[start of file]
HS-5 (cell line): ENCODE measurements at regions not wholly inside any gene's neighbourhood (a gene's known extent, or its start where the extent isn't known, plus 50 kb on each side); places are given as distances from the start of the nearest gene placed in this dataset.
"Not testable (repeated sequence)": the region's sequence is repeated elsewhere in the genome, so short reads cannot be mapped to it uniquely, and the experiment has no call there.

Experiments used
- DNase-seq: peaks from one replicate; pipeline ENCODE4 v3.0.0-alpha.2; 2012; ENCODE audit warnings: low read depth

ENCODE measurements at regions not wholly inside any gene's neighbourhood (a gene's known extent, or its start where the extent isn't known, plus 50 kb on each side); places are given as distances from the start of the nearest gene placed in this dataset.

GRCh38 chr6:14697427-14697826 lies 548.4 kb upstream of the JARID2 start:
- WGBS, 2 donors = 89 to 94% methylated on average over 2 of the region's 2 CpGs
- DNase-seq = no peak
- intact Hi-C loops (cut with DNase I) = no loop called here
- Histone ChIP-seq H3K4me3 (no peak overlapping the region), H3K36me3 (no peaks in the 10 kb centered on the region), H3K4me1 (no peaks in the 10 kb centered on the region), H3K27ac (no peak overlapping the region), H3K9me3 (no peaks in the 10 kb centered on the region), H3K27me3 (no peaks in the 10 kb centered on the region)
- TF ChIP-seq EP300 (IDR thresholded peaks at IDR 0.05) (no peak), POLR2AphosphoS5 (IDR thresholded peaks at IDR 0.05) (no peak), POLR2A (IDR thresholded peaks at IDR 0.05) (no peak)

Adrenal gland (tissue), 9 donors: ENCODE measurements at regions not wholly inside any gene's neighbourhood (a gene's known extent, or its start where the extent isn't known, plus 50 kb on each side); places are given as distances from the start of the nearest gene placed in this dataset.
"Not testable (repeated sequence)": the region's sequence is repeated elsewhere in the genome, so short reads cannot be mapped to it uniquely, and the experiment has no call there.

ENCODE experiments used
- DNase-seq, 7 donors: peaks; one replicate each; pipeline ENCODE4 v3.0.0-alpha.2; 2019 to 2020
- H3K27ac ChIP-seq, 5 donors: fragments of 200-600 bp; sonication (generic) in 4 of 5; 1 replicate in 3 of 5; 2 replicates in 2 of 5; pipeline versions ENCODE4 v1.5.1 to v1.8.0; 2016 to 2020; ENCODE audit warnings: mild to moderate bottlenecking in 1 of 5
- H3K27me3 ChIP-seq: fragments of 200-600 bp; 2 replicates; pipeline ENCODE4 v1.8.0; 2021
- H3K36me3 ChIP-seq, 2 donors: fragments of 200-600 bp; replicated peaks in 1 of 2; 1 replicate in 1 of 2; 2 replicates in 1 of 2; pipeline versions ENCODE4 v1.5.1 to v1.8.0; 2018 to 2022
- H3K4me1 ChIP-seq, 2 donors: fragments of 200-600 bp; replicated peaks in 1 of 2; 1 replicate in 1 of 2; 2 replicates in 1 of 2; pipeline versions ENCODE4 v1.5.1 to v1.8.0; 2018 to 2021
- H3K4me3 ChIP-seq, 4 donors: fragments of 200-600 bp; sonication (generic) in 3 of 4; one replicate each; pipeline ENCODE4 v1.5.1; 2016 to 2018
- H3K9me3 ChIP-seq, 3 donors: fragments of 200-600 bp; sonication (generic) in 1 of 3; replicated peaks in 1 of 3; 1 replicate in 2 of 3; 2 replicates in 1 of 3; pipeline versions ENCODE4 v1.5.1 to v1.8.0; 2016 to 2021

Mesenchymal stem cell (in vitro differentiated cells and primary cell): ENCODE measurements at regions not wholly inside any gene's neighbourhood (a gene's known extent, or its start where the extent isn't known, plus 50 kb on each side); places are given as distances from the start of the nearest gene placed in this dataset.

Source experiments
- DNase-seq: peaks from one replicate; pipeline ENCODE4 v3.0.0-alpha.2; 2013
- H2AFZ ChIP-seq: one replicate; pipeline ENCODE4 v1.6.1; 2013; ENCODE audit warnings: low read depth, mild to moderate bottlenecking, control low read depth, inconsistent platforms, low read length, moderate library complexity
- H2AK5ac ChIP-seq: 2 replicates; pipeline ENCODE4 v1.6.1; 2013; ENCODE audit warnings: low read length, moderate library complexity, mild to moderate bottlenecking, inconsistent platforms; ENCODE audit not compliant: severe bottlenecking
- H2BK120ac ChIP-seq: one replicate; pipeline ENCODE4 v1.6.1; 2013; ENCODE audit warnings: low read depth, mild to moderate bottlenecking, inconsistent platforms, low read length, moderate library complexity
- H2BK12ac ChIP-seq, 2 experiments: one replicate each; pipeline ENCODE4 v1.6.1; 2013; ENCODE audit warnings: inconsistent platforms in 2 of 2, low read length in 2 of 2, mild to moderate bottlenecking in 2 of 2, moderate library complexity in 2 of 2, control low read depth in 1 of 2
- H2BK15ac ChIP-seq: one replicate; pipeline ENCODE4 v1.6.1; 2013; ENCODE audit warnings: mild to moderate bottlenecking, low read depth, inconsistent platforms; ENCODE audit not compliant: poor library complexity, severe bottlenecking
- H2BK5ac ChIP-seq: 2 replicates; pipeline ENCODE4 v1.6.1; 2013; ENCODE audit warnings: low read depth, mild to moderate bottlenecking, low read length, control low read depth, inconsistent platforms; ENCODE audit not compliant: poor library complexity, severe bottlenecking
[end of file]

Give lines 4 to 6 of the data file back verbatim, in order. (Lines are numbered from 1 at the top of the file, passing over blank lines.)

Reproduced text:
- DNase-seq: peaks from one replicate; pipeline ENCODE4 v3.0.0-alpha.2; 2012; ENCODE audit warnings: low read depth

ENCODE measurements at regions not wholly inside any gene's neighbourhood (a gene's known extent, or its start where the extent isn't known, plus 50 kb on each side); places are given as distances from the start of the nearest gene placed in this dataset.

GRCh38 chr6:14697427-14697826 lies 548.4 kb upstream of the JARID2 start: